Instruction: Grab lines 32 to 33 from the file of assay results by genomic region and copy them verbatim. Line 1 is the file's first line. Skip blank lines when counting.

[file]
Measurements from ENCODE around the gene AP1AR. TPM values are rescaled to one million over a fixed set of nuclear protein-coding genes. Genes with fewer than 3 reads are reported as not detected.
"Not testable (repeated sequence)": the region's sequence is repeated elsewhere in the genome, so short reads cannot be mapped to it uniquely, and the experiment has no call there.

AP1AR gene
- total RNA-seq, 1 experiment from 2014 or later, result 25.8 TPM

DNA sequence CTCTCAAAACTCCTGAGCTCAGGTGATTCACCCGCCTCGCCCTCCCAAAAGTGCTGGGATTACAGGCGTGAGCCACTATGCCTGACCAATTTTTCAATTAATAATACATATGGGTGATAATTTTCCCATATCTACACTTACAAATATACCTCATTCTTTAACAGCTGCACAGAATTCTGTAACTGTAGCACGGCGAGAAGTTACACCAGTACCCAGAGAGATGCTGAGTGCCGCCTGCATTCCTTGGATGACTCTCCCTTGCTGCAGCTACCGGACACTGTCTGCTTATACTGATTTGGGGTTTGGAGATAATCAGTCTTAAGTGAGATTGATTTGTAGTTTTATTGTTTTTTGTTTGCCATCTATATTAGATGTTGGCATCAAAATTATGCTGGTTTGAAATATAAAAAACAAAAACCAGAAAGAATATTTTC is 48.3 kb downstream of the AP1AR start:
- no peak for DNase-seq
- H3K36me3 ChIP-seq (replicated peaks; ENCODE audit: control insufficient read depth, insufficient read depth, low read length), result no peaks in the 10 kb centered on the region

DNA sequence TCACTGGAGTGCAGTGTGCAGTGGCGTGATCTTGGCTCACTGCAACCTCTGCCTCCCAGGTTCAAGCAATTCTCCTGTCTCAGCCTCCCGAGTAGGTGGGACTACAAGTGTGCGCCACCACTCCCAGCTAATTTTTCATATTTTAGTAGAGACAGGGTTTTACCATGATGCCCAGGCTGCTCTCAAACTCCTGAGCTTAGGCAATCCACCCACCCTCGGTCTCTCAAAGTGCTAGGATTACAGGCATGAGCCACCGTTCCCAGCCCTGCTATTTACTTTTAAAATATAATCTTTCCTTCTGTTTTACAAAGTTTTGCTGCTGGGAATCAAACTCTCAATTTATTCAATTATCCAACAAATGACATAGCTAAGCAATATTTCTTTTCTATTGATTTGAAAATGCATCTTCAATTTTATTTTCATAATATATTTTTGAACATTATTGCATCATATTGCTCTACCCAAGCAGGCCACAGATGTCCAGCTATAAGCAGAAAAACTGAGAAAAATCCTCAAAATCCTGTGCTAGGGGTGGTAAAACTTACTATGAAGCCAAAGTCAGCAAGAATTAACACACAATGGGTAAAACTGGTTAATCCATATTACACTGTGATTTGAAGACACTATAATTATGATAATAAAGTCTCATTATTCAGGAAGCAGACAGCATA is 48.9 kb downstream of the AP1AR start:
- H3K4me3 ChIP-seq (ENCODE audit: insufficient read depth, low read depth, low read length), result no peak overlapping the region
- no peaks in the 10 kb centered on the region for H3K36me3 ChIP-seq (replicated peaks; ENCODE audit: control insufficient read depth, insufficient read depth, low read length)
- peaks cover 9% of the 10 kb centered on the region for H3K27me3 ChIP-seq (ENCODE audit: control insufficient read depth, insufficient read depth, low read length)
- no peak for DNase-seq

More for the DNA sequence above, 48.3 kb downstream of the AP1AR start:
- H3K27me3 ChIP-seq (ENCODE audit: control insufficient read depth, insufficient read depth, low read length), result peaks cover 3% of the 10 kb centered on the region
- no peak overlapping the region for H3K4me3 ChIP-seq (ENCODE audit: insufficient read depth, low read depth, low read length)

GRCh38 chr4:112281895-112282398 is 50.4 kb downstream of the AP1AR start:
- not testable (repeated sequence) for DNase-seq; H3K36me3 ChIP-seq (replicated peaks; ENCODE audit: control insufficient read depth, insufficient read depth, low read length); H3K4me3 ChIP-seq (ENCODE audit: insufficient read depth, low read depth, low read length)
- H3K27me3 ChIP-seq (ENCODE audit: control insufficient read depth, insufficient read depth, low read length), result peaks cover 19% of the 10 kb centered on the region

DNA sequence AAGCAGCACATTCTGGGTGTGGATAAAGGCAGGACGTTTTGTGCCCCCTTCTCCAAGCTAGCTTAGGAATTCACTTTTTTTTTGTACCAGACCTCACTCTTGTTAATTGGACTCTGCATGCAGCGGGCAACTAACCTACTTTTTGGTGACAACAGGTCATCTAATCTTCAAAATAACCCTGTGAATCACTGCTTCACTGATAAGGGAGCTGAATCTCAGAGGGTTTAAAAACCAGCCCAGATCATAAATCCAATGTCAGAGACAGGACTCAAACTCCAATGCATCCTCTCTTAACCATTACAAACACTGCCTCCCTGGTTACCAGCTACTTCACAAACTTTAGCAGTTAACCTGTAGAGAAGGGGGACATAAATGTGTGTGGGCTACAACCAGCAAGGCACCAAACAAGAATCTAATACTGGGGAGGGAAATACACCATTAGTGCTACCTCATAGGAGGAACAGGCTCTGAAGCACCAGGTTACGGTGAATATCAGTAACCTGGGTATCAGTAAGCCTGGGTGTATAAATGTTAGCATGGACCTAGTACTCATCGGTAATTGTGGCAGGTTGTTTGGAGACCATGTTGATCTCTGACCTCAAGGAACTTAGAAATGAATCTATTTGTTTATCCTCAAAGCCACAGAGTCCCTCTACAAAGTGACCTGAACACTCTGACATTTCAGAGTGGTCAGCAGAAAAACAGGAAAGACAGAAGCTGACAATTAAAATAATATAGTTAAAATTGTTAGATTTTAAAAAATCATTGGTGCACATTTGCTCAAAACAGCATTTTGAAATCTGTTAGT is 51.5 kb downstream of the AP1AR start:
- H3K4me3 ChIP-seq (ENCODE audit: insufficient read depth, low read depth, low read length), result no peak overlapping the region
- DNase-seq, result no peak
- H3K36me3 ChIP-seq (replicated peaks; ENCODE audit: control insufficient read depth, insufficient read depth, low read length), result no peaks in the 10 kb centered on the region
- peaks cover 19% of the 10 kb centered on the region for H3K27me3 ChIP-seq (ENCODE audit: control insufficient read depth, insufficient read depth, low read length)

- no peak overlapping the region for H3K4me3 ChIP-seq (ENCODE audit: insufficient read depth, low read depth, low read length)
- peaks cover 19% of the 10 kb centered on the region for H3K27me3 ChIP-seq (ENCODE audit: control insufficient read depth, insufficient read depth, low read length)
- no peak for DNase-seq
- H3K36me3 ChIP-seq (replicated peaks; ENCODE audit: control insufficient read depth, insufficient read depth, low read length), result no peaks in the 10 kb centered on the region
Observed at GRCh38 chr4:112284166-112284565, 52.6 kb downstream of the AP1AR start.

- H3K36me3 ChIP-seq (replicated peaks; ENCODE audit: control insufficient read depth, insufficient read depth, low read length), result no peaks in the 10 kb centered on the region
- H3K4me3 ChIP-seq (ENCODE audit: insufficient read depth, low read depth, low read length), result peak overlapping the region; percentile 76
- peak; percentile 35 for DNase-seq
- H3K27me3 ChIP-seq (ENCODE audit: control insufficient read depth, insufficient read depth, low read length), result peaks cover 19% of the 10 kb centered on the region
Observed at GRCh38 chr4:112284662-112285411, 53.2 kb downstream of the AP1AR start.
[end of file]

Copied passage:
- H3K27me3 ChIP-seq (ENCODE audit: control insufficient read depth, insufficient read depth, low read length), result peaks cover 19% of the 10 kb centered on the region
Observed at GRCh38 chr4:112284662-112285411, 53.2 kb downstream of the AP1AR start.